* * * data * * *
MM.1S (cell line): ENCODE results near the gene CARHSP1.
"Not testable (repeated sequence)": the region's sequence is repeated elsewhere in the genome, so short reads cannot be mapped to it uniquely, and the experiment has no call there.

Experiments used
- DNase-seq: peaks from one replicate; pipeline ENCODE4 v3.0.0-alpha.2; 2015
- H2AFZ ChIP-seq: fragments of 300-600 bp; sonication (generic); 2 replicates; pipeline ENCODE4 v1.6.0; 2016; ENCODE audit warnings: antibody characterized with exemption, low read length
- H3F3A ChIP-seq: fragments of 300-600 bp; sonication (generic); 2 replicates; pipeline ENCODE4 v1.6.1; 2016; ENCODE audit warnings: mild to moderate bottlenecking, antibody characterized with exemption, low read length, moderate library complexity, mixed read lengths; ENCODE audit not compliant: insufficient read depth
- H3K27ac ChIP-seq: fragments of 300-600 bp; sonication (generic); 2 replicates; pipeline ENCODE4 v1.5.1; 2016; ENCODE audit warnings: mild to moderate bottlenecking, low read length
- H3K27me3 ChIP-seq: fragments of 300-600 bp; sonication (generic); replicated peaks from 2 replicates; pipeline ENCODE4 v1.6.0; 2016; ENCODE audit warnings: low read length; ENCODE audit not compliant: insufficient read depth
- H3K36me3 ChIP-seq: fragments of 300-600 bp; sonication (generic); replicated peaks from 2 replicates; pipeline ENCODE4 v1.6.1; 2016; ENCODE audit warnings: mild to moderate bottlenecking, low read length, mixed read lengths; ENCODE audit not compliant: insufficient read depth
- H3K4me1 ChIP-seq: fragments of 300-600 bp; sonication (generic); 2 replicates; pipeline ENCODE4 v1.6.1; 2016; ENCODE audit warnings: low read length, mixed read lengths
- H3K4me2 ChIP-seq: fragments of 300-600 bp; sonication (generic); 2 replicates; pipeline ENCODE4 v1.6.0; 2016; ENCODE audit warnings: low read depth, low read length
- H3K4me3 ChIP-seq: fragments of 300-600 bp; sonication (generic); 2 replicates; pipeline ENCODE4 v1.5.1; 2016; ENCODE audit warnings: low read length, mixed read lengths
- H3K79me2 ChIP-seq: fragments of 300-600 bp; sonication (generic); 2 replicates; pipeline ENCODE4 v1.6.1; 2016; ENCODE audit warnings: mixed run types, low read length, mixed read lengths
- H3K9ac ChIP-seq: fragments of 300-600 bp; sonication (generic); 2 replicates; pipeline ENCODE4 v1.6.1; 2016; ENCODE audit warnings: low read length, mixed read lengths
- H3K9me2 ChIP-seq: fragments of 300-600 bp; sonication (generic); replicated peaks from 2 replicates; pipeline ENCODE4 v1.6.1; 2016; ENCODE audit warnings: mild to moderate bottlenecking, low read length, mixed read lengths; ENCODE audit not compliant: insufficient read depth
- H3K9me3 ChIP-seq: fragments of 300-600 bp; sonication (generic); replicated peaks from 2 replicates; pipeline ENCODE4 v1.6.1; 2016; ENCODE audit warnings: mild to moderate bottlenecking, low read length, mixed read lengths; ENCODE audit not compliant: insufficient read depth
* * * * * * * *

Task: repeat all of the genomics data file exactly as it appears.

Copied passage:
MM.1S (cell line): ENCODE results near the gene CARHSP1.
"Not testable (repeated sequence)": the region's sequence is repeated elsewhere in the genome, so short reads cannot be mapped to it uniquely, and the experiment has no call there.

Experiments used
- DNase-seq: peaks from one replicate; pipeline ENCODE4 v3.0.0-alpha.2; 2015
- H2AFZ ChIP-seq: fragments of 300-600 bp; sonication (generic); 2 replicates; pipeline ENCODE4 v1.6.0; 2016; ENCODE audit warnings: antibody characterized with exemption, low read length
- H3F3A ChIP-seq: fragments of 300-600 bp; sonication (generic); 2 replicates; pipeline ENCODE4 v1.6.1; 2016; ENCODE audit warnings: mild to moderate bottlenecking, antibody characterized with exemption, low read length, moderate library complexity, mixed read lengths; ENCODE audit not compliant: insufficient read depth
- H3K27ac ChIP-seq: fragments of 300-600 bp; sonication (generic); 2 replicates; pipeline ENCODE4 v1.5.1; 2016; ENCODE audit warnings: mild to moderate bottlenecking, low read length
- H3K27me3 ChIP-seq: fragments of 300-600 bp; sonication (generic); replicated peaks from 2 replicates; pipeline ENCODE4 v1.6.0; 2016; ENCODE audit warnings: low read length; ENCODE audit not compliant: insufficient read depth
- H3K36me3 ChIP-seq: fragments of 300-600 bp; sonication (generic); replicated peaks from 2 replicates; pipeline ENCODE4 v1.6.1; 2016; ENCODE audit warnings: mild to moderate bottlenecking, low read length, mixed read lengths; ENCODE audit not compliant: insufficient read depth
- H3K4me1 ChIP-seq: fragments of 300-600 bp; sonication (generic); 2 replicates; pipeline ENCODE4 v1.6.1; 2016; ENCODE audit warnings: low read length, mixed read lengths
- H3K4me2 ChIP-seq: fragments of 300-600 bp; sonication (generic); 2 replicates; pipeline ENCODE4 v1.6.0; 2016; ENCODE audit warnings: low read depth, low read length
- H3K4me3 ChIP-seq: fragments of 300-600 bp; sonication (generic); 2 replicates; pipeline ENCODE4 v1.5.1; 2016; ENCODE audit warnings: low read length, mixed read lengths
- H3K79me2 ChIP-seq: fragments of 300-600 bp; sonication (generic); 2 replicates; pipeline ENCODE4 v1.6.1; 2016; ENCODE audit warnings: mixed run types, low read length, mixed read lengths
- H3K9ac ChIP-seq: fragments of 300-600 bp; sonication (generic); 2 replicates; pipeline ENCODE4 v1.6.1; 2016; ENCODE audit warnings: low read length, mixed read lengths
- H3K9me2 ChIP-seq: fragments of 300-600 bp; sonication (generic); replicated peaks from 2 replicates; pipeline ENCODE4 v1.6.1; 2016; ENCODE audit warnings: mild to moderate bottlenecking, low read length, mixed read lengths; ENCODE audit not compliant: insufficient read depth
- H3K9me3 ChIP-seq: fragments of 300-600 bp; sonication (generic); replicated peaks from 2 replicates; pipeline ENCODE4 v1.6.1; 2016; ENCODE audit warnings: mild to moderate bottlenecking, low read length, mixed read lengths; ENCODE audit not compliant: insufficient read depth